GEO may have to pay even more when a judge on Monday considers separate damages sought by state Attorney General Bob Ferguson, who filed another lawsuit on behalf of inmates held since 2005. Both lawsuits have were grouped together for the first phase of a trial, determining whether GEO was obligated to pay minimum wage.
Adam Berger, one of the attorneys representing the detainees in the private trial, said he and his colleagues asked for $13.7 million, but the jury decided the immigrants owed more. The prize is expected to be split among 10,000 people detained at the facility since 2014.
“Immigrants detained in GEO’s for-profit facilities are not criminals and should not be required to enrich the company’s bottom line,” Berger said in a statement. He added that if GEO appeals, no money will be distributed until this process is resolved.
GEO did not respond to a request for comment.
GEO argued that the detainees were not employees under Washington’s minimum wage law. Even if they were, the company said, it would be illegally discriminatory for Washington to demand that GEO pay them minimum wage — now $13.69 an hour — when the state does not pay the minimum wage. minimum wage to prisoners working in its own prisons or other detention centres.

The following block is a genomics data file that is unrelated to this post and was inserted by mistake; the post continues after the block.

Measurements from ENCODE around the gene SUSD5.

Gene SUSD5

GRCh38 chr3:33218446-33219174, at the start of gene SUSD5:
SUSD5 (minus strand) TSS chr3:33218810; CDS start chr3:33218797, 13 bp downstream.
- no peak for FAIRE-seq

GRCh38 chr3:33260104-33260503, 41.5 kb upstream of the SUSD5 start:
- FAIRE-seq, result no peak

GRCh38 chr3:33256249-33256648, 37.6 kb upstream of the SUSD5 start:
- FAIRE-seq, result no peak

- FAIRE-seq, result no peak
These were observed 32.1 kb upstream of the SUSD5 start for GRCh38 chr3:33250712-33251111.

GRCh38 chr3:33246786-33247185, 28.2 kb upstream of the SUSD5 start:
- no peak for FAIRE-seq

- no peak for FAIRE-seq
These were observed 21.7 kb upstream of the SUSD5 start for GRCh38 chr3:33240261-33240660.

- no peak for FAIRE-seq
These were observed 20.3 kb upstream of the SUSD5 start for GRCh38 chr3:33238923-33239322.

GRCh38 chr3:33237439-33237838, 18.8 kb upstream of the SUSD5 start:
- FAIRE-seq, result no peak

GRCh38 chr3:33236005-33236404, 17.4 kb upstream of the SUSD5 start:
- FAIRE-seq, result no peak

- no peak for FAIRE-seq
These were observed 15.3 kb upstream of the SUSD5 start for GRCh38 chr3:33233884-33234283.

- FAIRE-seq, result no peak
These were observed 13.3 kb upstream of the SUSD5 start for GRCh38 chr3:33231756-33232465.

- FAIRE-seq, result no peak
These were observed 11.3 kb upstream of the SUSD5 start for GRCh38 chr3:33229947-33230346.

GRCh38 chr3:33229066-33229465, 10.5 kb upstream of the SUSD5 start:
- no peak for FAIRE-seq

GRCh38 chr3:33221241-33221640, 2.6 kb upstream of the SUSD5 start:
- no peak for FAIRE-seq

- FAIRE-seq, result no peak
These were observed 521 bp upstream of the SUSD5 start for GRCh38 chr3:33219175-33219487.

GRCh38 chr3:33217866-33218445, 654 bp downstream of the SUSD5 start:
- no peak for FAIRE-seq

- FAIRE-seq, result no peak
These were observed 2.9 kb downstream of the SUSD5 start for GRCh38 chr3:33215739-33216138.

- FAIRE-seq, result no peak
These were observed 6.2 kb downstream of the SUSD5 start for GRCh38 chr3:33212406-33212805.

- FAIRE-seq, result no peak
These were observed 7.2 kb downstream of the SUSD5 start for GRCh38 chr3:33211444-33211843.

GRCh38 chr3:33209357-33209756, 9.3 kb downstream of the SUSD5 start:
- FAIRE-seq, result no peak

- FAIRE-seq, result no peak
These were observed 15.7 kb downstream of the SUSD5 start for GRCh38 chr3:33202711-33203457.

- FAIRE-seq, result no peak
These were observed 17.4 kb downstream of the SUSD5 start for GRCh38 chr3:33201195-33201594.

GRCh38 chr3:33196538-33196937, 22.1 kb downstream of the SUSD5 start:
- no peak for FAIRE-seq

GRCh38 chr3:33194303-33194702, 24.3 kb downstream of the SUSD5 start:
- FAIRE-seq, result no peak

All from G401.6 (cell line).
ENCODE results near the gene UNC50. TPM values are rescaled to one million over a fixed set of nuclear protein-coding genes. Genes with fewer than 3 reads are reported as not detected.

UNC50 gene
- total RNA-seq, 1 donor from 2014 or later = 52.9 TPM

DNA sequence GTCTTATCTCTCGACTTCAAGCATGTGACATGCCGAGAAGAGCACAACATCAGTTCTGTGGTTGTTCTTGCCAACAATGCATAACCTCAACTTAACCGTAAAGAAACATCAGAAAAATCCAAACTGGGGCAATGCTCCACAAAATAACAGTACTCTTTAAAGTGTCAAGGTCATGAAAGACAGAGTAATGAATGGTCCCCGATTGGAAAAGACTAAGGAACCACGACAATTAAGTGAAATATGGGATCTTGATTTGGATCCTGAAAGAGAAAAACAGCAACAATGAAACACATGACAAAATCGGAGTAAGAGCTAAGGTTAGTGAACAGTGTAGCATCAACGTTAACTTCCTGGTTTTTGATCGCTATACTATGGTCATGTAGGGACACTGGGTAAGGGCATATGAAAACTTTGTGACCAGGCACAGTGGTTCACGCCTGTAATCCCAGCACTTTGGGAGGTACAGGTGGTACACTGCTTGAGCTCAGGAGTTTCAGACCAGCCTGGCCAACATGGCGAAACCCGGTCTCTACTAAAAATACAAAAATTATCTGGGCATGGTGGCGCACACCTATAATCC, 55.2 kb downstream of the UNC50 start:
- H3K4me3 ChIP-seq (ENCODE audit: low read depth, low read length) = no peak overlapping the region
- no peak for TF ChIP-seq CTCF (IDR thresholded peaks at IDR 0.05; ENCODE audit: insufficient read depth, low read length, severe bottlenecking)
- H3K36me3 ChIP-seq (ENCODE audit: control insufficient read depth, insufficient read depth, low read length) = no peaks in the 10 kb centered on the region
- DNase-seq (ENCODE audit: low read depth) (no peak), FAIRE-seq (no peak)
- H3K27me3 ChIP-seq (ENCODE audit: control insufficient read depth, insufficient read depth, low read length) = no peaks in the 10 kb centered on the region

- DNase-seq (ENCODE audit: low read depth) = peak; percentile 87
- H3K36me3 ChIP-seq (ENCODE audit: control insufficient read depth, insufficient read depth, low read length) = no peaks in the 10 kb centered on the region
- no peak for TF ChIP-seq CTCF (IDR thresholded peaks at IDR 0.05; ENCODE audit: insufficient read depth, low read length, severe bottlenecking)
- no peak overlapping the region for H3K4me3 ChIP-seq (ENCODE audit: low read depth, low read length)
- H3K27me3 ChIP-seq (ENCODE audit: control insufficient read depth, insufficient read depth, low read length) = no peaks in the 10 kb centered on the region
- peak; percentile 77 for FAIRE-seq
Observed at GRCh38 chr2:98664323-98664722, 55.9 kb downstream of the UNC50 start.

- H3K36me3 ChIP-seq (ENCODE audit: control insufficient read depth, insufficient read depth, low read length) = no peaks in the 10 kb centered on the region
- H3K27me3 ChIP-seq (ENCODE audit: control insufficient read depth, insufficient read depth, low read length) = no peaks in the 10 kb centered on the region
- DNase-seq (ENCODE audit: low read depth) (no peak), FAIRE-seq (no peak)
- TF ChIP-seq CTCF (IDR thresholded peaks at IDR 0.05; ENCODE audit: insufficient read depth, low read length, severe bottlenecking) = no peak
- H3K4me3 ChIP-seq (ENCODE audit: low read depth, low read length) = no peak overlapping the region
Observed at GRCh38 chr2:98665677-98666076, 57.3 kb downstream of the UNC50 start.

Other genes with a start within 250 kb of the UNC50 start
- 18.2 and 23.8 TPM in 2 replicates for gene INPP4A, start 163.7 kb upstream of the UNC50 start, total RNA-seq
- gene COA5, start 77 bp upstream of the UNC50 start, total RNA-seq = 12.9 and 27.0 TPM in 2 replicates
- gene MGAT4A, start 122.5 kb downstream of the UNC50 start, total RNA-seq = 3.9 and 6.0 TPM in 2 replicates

The definition of “employee” in Washington’s minimum wage law is broad – it includes anyone authorized to work by an employer, regardless of immigration or legal work status. The law states that residents of a “state, county, or municipal” detention facility are not entitled to minimum wage for the work they perform.
The detention center, now known as the Northwest ICE Processing Center, did not fit this exemption because it is a private, for-profit facility, not a “state, county or municipal,” argued state and inmate attorneys.
The detention center houses people who are in custody as the federal government seeks to deport them or reviews their immigration status. It can hold up to 1,575 inmates, making it one of the largest immigration prisons in the country, although the population has been drastically reduced during the pandemic.
Similar lawsuits have been filed on behalf of immigration detainees in other states, including New Mexico, Colorado and California, seeking to force GEO and another large private detention company, CoreCivic, to pay the minimum wage to prisoners.